I found this Amish Steeplechase Quilt for sale over at Rocky Mountain Quilts. Made in circa 1940, it is the quintessential Amish quilt. Black is a dominant colour in the oldest Amish quilt styles, particularly in quilts made in Eastern Pennsylvania. Subtle and sophisticated, the deep black provides the perfect counterbalance for the subtle pop of the steeplechase design.

Pineapple Log Cabin
Log cabin quilts are one the most recognisable traditional patterns. Over at Generations Quilt Patterns you'll find design ideas and layouts, printable colouring pages and a free downloadable paper piecing pattern in two sizes. You will find this quilt with the Pineapple Log Cabin blocks set on point. The use black as the pieced backgrounds shows off the pattern and illustrates just how black can make other colours pop and zing.

24in x 24in
This is another example of the use of a Pineapple Log Cabin block. This time an amazing 23in x 23in miniature quilt that uses 6,300 pieces of fabrics, made by Geraldine Nall. Diana of Dutch Baby blog observes that this piece, "Using only the pineapple blocks pattern, was created with 140 tiny 1 1/2in - 2 1/2in squares. The result is a stunning, balanced interplay of black and white."

Geraldine, who has earned the title Queen of Miniatures, was the featured artist at the Loomis Quilt and Fiber Guild's quilt show, held early 2013. Click here for an article on Geraldine over at The Loomis News.

1847 Baltimore Bride's Quilt
Black backgrounds provide an amazing 'palette' for modern or primitive appliqué patterns. The blocks in this quilt are based upon an 1847 Baltimore Bride's Quilt made by Mary Ann West that has been adapted to suit wool appliqué by Jackie Bennett of Lakeview Primitives. The original cotton quilt had 25 blocks and was made in the turkey reds and greens of that period and now resides in the collection of Rita Wolochuk. Jackie selected 12 of the blocks and converted them to suit wool appliqué - of course, it would also work well in cottons, particularly as a raw-edge appliqué.

The, 1847 Baltimore Bride Quilt pattern is available from this blog click here to purchase. if you would like to purchase the pattern and wool fabrics as a BOM visit Lakeview Primitives for more information.

I think there is a whole other story in using black in a more subtle manner within quilt design, particularly in modern quilt design. I will explore that subject further and share it with you all at a latter date.

Meanwhile, I would love to see how you are incorporating black into your traditional and contemporary quilt designs. Visit Facebook.com/StitchOneQuiltToo and load images of your quilts, we would all love to see them!

x dls

19 May 2013

What I know about knitting

I learned to knit at the knee of my maternal grandmother when I was a child. When I was in my late teens-early 20s I knitted lots of items. Including a complex cable vest for a boyfriend and an amazing sweater for my husband (not the same person). Sadly, then-husband didn't like the sweater, so it was gifted to the father-in-law, and that marked a rather significant lack of interest in knitting for quite some time.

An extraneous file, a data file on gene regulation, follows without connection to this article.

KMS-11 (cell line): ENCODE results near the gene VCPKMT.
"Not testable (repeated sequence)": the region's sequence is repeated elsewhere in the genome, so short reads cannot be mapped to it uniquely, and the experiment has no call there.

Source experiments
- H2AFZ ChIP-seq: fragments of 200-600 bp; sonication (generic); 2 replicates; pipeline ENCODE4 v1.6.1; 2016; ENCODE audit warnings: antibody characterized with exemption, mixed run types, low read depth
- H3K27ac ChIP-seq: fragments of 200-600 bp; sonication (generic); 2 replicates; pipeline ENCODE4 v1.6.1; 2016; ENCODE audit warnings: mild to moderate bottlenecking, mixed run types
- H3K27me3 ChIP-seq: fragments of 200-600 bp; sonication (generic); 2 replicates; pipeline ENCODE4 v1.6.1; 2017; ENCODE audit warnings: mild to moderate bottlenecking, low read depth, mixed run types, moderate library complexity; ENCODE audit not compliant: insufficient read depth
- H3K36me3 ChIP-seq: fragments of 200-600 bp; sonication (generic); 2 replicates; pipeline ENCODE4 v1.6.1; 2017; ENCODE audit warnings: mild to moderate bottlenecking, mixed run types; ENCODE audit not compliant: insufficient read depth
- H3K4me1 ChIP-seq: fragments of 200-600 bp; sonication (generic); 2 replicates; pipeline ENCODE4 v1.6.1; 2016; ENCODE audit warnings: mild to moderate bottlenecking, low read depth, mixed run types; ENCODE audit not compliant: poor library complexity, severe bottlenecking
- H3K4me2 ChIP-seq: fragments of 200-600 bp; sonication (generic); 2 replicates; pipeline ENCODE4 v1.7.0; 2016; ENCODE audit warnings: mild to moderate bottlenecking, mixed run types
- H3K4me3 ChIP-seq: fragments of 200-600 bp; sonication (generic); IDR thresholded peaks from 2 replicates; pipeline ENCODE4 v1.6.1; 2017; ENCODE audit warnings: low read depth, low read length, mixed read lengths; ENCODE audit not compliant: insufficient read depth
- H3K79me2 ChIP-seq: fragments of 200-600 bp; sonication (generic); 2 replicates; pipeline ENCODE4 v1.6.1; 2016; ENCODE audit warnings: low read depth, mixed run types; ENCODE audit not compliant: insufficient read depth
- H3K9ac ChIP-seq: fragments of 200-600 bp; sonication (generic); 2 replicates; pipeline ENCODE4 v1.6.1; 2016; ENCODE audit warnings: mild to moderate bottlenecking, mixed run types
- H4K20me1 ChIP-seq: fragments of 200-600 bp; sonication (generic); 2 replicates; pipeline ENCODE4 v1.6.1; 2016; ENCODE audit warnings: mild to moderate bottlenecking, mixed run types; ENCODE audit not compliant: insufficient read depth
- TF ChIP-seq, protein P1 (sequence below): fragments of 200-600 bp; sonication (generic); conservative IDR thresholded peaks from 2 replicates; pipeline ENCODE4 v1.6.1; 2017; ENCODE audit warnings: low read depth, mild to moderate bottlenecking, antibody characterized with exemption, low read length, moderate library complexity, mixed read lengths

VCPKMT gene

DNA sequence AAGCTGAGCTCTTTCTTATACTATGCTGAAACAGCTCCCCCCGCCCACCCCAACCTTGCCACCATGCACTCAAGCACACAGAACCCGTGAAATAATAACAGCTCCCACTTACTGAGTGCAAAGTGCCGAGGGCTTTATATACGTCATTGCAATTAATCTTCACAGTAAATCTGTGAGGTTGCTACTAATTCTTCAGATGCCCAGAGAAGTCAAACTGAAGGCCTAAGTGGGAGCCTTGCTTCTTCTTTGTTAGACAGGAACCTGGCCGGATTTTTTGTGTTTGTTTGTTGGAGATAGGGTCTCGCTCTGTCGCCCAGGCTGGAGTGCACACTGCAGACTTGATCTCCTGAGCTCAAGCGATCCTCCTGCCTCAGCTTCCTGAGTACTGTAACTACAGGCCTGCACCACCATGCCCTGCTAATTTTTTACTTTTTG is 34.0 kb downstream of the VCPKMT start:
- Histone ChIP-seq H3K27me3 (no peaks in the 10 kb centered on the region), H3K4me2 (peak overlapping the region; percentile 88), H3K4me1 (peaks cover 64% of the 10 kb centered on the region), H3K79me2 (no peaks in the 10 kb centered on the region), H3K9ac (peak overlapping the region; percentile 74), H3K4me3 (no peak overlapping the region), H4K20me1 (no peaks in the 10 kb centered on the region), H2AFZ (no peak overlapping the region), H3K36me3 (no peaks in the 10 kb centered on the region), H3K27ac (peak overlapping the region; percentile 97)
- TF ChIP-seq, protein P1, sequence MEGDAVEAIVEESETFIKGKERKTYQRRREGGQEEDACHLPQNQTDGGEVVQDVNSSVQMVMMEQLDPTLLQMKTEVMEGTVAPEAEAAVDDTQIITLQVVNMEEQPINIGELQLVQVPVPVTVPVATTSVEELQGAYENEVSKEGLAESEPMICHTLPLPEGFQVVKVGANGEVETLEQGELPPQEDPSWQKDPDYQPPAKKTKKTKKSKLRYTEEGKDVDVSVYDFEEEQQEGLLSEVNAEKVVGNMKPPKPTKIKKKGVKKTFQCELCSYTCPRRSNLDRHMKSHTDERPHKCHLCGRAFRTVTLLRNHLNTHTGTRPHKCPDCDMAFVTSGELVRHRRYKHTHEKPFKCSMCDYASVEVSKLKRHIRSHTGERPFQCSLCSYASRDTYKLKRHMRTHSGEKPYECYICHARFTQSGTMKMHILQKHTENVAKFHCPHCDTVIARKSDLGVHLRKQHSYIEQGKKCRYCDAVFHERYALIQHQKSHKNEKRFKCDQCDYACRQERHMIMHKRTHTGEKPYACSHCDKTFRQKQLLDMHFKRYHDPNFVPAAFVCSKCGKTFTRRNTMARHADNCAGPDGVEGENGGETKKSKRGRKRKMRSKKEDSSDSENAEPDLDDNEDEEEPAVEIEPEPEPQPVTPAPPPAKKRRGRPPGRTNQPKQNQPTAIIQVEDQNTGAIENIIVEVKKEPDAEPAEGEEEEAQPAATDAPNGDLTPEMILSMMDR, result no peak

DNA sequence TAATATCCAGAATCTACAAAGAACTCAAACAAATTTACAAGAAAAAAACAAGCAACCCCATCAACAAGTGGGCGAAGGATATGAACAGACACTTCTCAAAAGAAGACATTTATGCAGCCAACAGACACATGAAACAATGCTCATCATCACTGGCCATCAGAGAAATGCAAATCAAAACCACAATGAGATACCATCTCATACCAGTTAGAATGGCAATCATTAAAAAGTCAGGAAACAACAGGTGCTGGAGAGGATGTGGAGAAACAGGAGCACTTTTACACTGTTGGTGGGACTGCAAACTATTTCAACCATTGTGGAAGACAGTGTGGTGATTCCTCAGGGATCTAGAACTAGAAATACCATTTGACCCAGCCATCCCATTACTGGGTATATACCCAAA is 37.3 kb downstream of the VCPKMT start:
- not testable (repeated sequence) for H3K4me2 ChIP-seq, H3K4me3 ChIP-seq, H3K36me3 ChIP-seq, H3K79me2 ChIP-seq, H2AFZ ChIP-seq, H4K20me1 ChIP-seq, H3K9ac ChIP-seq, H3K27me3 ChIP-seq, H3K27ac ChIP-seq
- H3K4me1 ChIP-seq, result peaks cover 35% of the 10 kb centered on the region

20-year-old me knitting the boyfriend's vest
A few weeks ago I decided to knit a scarf. As I struggled with the creation (as evidenced below) I found myself being reminded that when I haven't been doing a certain sewing/crafting technique for some time it takes me a while to get back into the swing of it. And, by the time I'd finished, with various errors along the way, I recalled all I know about the technique of knitting.

The finished, albeit short, scarf

So, this is what I know about knitting...

Do not use thick/thin textured yarn when knitting an intricate pattern.
You can see (photo above) that the pattern is not very recognisable - I couldn't visually check my progress to ensure the stitches were correct. 

Check the tension before you start knitting to ensure the item will be the correct size/length.
My scarf was 15cm too short - which was enough to mean that the cowl could not be linked over my head to be doubled.

Do not knit in low light, with the television on and/or needy children around.
I frequently lost my counting, and found myself 'knitting backwards' (undoing stitches) to an error that occurred near the beginning of the row of 110 stitches

So, with all that in mind I pulled it all undone. 

Now you see it, now you don't
The luscious, textured red yarn will be used to create a scarf with a simple pattern, and the beautiful yarn can become the hero.

Today I purchased un-textured yarn and larger size needles, I will do a tension check and I will stitch this pattern during the day when the kids are at school, and the sun is shining. The good news is that this pattern does knit up very quickly, and by the end if this week I should have a new cowl.